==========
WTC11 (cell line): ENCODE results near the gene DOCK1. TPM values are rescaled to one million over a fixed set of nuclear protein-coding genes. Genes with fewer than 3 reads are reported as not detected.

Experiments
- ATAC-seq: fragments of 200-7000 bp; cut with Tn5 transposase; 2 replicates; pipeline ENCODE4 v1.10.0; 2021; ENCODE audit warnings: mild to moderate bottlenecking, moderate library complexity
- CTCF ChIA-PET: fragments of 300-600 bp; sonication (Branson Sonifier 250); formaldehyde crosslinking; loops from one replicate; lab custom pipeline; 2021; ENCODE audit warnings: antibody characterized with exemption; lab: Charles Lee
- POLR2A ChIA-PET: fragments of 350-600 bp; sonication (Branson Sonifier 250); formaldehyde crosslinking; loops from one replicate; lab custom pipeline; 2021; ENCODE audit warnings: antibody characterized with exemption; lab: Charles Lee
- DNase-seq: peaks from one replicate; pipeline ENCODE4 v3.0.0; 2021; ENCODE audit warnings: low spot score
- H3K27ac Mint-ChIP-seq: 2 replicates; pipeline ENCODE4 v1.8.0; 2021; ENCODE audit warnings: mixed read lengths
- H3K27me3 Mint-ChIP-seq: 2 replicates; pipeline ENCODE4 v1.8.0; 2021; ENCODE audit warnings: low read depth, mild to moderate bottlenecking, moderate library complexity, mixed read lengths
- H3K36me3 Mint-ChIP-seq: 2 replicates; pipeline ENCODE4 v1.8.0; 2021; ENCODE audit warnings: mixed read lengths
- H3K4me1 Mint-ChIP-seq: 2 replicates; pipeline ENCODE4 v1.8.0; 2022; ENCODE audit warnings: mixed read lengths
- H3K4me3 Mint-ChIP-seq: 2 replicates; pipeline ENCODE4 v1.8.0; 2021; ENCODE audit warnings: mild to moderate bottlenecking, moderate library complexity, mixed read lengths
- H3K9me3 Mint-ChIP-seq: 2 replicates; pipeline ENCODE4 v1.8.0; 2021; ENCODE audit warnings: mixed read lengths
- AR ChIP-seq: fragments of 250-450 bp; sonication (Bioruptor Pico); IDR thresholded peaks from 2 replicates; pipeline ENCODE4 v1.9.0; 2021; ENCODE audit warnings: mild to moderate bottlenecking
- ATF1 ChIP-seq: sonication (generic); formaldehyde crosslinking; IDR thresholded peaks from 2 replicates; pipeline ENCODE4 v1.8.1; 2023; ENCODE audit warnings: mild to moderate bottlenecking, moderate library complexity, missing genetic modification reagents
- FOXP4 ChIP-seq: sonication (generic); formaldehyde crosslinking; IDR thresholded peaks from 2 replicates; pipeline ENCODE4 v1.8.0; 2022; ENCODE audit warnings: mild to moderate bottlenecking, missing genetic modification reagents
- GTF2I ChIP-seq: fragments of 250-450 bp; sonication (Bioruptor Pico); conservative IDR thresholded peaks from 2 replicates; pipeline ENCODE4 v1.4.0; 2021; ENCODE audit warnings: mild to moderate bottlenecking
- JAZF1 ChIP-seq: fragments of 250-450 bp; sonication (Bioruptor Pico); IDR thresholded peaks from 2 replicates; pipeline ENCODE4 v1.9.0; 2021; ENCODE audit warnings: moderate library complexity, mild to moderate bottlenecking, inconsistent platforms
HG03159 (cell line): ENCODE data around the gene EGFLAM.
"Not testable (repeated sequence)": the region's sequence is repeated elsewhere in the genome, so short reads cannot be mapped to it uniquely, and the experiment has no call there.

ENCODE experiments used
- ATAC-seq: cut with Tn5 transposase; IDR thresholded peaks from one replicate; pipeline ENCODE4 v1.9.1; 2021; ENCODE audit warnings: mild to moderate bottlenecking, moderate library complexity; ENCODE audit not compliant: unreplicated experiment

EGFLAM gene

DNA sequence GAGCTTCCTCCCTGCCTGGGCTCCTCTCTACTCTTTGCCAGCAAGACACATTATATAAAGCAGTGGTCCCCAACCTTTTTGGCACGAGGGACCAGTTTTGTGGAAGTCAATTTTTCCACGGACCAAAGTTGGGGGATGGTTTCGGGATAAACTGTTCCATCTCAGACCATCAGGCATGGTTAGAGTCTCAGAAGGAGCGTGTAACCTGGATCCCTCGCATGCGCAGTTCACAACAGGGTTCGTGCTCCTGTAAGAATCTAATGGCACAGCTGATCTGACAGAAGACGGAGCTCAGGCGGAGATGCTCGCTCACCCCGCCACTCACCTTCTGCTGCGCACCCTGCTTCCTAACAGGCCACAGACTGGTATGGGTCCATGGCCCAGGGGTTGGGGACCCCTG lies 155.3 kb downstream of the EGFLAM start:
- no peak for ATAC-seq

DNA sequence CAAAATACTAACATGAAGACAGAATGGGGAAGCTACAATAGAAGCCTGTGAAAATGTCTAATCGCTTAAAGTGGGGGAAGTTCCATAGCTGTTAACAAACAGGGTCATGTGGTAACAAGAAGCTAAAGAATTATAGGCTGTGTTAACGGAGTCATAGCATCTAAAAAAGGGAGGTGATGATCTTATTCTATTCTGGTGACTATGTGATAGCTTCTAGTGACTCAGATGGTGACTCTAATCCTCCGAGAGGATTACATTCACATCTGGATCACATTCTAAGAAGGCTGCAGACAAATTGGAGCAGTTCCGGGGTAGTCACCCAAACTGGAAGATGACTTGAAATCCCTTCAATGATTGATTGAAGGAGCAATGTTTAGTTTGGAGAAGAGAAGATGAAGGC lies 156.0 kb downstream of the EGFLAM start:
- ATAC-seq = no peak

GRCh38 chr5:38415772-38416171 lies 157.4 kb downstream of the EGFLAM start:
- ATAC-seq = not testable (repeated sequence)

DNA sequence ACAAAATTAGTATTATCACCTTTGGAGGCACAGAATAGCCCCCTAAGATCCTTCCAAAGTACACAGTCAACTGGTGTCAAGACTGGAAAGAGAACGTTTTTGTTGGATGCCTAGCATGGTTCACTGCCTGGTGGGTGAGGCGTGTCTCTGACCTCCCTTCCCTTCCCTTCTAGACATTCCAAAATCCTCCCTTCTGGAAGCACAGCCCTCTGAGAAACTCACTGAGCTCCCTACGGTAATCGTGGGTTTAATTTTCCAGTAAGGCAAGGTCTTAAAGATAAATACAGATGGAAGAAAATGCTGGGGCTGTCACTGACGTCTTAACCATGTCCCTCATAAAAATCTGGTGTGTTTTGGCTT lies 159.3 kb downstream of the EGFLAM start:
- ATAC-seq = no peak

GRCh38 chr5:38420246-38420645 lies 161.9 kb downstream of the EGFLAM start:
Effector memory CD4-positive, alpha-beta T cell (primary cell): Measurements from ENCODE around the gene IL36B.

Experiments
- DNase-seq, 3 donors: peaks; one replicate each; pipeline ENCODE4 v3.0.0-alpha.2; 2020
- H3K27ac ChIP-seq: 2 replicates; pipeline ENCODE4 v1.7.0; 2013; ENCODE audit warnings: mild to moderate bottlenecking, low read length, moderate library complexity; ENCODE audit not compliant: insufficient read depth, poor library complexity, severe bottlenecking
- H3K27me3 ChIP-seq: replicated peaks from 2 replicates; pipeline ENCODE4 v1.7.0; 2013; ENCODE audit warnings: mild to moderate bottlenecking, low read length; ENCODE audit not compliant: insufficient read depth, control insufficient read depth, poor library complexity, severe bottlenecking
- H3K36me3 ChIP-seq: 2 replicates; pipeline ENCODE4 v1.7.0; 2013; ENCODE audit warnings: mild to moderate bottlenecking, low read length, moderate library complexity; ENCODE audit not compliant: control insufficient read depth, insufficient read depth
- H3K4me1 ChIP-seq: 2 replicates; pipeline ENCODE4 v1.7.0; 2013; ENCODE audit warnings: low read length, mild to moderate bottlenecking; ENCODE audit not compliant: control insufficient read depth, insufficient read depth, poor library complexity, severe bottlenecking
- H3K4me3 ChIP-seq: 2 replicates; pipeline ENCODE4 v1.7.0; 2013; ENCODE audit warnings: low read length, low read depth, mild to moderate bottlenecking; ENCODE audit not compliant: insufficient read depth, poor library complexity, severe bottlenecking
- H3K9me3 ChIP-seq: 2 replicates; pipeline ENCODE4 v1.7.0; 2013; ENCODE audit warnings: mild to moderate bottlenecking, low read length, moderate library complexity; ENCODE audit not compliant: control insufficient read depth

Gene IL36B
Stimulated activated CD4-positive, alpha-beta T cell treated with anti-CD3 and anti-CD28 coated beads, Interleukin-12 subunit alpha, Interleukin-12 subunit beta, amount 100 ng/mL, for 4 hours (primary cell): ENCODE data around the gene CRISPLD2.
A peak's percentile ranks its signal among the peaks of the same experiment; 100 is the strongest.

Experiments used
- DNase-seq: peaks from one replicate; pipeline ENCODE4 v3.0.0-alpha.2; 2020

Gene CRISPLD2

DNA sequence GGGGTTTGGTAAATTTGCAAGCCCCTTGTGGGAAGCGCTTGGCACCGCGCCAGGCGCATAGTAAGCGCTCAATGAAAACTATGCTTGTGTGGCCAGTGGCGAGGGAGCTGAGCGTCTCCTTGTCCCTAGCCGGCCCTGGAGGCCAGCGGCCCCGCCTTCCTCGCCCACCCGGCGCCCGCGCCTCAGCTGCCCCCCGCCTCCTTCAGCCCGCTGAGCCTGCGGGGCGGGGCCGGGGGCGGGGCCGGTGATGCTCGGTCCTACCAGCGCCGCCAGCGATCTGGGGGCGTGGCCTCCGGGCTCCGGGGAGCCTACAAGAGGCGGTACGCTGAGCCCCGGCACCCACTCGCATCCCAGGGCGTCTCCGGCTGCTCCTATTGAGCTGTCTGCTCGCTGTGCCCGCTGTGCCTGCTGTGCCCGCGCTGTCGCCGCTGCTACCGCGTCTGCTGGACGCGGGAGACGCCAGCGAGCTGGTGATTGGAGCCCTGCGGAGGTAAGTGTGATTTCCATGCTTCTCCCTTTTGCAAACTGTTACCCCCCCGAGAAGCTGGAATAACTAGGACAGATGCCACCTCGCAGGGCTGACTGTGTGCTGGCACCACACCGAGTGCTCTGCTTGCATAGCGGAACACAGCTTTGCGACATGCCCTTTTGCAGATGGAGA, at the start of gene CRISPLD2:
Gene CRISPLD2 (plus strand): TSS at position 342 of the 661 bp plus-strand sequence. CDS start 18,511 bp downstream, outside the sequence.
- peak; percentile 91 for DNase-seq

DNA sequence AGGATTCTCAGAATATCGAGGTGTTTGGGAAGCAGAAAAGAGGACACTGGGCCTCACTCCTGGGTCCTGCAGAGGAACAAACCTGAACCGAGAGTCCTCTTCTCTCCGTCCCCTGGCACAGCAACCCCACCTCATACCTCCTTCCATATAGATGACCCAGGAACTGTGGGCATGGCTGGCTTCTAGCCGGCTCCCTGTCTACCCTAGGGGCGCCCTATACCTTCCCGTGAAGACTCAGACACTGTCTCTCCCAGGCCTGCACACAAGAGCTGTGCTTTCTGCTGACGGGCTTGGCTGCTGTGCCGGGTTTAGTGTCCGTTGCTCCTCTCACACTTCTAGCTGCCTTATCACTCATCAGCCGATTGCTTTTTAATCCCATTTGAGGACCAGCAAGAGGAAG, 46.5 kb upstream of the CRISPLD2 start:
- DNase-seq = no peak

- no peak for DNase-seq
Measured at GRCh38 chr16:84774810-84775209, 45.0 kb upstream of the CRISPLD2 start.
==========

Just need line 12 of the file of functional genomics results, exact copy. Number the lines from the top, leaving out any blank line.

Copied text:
- H3K9me3 Mint-ChIP-seq: 2 replicates; pipeline ENCODE4 v1.8.0; 2021; ENCODE audit warnings: mixed read lengths